Gout de TGI Fridays

On Thursday, 19 March 2015, over 1000 chefs across five continents participated in the “Gout de France,” a celebration of French gastronomy inspired by Auguste Escoffier’s 1912 “Diners d’Epicure,” creating regionally evocative dishes conforming to a “French-style” menu:

cold starter
hot starter
fish or shellfish
meat or poultry

I thought of attending an official, expensive, fancy menu in Boston.

But then, I read on eater.com about a provocative new ad campaign for TGI Friday’s “endless apps”  and thought purquois pas? If we can celebrate the tradition of eating in the French-style with a Caribbean or Asian or Quebecois accent, why not with the distinctive, nutritionally dubious, commercially overwrought inflection of suburban American fast-casual dining?

In truth it’s a tradition with which I don’t have much familiarity or access, as I only really go anywhere accessible by public transit and institutions like TGI Friday’s have mostly limited their access to those displaying privilege through the possession of personal automobiles.

The ride over was as disorienting, intimidating and frightful as that Siberian bus I took from Irkutsk to Olkhon Island: Where am I going? Am I going to survive these horrible roads? There’s no way they’re going to have anything I need once I get “there.”

Once we got there, we discovered it was a popular place?! Only two seats at the wraparound bar.

I started trying to figure what to order for an aperitif (Do you think they have Pernod? Maybe Lillet?), when the townies seated next to us asked about all our strategizing.

How to explain the Gout de France to baseball-cap wearing, Bud Light drinking Baby Boomers at the TGI Friday’s bar?

“The French Government has instituted. . .”

Definitely not.

“There’s a worldwide movement. . .”

Pretty risky.

“We’re crazy cookbook editors.”

True and somewhat relevant if not wholistically descriptive of our presence.

We went with that as I ordered a Jack with two rocks as an aperitif and the bruschetta as our cold starter.

The idea of the Gout of course is that a menu constructed within the sturdy and time-tested framework of the French-style doesn’t have to be weighed down by French ingredients and preparations, but can and should flex and expand to embrace and exploit local delicacies and delights.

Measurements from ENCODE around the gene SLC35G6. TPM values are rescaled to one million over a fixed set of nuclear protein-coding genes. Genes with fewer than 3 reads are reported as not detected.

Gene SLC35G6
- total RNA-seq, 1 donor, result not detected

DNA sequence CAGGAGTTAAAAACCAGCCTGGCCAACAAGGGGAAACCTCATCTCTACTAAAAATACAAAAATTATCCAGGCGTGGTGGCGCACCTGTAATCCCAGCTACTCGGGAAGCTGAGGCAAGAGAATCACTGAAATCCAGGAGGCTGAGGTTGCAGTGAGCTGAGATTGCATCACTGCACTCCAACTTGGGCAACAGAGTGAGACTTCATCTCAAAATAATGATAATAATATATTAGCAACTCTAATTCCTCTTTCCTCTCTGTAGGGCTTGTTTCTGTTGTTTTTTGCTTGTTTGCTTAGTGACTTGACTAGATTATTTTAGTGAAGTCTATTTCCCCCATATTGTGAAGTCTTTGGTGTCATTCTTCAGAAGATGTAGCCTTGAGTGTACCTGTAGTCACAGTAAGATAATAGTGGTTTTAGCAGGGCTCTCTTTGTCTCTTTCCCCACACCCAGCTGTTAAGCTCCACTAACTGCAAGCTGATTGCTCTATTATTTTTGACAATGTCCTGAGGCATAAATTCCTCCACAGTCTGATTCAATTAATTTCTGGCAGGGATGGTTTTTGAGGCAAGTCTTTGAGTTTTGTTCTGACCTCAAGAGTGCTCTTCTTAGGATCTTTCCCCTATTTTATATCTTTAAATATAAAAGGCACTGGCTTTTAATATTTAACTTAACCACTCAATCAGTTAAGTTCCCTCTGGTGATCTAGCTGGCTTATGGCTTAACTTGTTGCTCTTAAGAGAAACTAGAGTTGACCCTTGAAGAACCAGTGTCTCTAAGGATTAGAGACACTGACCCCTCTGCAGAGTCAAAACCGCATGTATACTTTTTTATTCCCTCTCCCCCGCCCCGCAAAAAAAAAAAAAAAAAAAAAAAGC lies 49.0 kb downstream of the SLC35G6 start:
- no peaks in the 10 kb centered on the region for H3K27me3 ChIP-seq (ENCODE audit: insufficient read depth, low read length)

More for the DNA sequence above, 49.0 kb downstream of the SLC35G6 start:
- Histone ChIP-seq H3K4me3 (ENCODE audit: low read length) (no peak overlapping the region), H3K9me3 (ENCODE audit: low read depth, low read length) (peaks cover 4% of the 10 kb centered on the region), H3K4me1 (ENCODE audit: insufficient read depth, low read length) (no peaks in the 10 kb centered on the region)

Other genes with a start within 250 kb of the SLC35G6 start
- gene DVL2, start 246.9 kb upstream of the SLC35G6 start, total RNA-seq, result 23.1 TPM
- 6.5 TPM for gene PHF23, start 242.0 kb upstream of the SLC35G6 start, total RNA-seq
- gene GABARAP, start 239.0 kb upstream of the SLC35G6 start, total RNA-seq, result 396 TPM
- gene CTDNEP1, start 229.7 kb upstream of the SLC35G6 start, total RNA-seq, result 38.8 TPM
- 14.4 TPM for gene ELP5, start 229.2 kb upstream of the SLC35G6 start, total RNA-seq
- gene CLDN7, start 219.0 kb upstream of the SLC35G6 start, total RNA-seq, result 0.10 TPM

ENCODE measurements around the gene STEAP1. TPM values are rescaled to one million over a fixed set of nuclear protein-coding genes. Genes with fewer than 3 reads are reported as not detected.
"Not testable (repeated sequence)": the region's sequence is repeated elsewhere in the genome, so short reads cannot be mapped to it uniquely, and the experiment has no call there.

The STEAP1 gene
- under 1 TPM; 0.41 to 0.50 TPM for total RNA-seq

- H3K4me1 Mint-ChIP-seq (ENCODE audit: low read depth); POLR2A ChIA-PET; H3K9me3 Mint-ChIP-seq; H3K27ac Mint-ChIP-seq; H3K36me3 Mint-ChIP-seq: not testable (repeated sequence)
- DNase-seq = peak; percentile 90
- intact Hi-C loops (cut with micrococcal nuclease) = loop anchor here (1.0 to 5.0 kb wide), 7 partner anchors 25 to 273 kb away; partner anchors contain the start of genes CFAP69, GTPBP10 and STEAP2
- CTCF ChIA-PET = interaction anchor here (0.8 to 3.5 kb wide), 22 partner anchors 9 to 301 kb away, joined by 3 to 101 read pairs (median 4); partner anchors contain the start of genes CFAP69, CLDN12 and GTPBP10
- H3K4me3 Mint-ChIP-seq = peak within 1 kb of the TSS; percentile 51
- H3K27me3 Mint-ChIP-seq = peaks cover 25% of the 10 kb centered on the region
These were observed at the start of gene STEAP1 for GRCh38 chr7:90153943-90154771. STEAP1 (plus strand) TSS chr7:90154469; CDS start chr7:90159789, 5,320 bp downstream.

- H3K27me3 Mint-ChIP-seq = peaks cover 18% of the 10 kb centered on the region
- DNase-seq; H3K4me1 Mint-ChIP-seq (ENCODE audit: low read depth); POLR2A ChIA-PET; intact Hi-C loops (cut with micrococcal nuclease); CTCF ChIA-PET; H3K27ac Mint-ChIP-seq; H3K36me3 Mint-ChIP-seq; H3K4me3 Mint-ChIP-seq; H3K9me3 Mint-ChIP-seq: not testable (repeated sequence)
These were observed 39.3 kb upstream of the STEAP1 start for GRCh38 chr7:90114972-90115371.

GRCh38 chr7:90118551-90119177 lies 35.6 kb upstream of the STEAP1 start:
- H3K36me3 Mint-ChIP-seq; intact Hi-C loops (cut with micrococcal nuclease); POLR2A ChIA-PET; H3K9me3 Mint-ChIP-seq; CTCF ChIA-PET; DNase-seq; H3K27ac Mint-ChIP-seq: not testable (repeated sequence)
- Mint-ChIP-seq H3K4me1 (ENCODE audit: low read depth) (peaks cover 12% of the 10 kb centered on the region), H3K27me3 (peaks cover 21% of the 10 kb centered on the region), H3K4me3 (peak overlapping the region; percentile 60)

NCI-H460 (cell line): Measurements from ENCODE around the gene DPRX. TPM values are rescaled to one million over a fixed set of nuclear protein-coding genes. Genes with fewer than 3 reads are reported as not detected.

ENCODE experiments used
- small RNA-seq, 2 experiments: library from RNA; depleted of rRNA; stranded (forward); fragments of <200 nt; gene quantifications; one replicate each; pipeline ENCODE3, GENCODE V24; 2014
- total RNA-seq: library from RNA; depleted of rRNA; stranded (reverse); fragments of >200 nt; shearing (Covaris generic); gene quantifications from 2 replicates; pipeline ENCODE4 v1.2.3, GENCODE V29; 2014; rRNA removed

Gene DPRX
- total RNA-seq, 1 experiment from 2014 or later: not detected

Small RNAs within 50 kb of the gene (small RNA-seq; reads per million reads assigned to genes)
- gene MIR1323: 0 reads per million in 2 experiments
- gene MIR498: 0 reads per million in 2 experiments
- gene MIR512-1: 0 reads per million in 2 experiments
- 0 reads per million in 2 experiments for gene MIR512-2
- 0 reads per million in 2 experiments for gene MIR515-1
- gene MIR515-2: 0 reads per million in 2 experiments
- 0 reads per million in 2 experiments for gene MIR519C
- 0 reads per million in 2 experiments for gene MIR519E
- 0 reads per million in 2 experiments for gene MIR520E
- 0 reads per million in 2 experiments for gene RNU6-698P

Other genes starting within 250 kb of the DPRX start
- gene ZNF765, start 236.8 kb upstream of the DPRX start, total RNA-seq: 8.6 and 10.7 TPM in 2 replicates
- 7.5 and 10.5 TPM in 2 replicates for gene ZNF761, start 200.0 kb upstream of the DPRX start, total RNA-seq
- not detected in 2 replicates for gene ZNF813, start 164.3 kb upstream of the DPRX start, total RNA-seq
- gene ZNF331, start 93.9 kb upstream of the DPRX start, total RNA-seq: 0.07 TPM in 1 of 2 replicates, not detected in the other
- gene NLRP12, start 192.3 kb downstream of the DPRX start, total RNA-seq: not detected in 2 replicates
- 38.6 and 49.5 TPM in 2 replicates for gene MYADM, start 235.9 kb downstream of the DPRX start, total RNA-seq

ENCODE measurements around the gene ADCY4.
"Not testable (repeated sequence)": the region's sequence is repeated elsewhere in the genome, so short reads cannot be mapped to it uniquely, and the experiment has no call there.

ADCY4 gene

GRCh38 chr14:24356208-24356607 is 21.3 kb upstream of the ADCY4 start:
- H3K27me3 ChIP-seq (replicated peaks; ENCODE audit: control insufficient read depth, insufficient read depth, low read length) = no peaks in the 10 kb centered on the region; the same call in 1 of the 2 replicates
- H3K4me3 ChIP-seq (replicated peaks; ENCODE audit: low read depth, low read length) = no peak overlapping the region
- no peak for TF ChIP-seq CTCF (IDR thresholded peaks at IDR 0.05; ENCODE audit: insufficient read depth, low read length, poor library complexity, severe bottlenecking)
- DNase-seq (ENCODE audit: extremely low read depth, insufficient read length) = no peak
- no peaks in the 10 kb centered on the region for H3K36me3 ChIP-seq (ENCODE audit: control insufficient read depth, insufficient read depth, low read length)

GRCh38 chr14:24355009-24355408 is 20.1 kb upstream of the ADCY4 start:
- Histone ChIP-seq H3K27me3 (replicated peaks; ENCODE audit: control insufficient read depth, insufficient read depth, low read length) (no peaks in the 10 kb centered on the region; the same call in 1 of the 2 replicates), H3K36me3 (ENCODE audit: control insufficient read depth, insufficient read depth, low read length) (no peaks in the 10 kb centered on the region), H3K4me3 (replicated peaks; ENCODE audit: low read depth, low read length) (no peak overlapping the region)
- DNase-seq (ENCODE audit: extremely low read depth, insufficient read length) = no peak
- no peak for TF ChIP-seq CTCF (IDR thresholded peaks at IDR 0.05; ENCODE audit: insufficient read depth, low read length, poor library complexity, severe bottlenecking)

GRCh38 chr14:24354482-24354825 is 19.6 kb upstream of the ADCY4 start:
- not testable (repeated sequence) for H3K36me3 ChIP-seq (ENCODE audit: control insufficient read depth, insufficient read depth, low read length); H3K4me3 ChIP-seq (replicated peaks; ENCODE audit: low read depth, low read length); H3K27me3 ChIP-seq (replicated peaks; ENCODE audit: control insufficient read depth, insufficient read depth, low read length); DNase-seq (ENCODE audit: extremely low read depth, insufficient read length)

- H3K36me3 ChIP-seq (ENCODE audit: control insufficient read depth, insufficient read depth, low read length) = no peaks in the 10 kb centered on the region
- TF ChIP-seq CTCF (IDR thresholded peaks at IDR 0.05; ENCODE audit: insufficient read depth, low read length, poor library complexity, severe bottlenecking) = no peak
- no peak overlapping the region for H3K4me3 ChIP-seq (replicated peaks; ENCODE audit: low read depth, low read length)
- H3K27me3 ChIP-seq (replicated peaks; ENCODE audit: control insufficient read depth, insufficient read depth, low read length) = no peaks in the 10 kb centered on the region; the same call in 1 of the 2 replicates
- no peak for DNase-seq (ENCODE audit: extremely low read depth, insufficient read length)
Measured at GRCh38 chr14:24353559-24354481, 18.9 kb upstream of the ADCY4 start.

How was our bruschetta an expression of the delicacies and delights of this place?

The tomatoes looked to be tomatoes in that they were tomato red, but tasted not of tomato, but of nothing really. We were consuming the image of a tomato, our memories of tomatoes and the possibilities of tomatoes, but not, a true, living, blessed tomato.

The bread: dense, life-less, not just dead, but having never lived.

For our hot starter we ordered pan-seared pot stickers: tasty and texturally interesting but with no real relationship to our previous course. And, what was that taste? MSG?

For the fish course, we had to go off menu in ordering coconut fried shrimp. And, what to say about them? They were fried. But as a course intended to reflect the delicacy and sweetness of the sea, they failed miserably. The shrimp were no more than a vehicle for their fried exterior and might as well have been tofu, soylent or a figment of my imagination.

We ordered Boneless Buffalo Wings for our main course, a dish I secretly adore for its aggressive pungence. But what is it? How does it get its distinctive color? What does it have to do with Buffalo, NY? And do these disembodied nuggets of flesh have have any relation to chickens?

The cheese course is my favorite in a traditional menu, serving as a break from the heaviness of those just passed, consumed at a leisurely pace, featuring sharp, distinctive, often new tastes.

On this night, we ordered for this purpose fried mozzarella sticks, which I suspect you’ve had before. They were not unlike our fish course, except saltier. We did not finish them.

Nor did we order a brownie obsession(r) or mudslide for our final sweet course as we had earlier discussed.

I was stuffed and unsatisfied, filled with a hunger for something more/else/alive.

And so our taste of Danvers concluded. We paid our not insignificant bill and began our not short journey home.

Our French-style menu had failed to reveal much beauty or delight, though I believe there was truth in it. Just as the framework can expose an unsung chef’s skills or a little known ingredient’s complexity, it allowed us to really taste the distinctiveness of suburban America.

Defined by price and excess, valued for appearance and conformity to an outside standard, it’s in high demand to the lowest bidder.

Bon Appetite.




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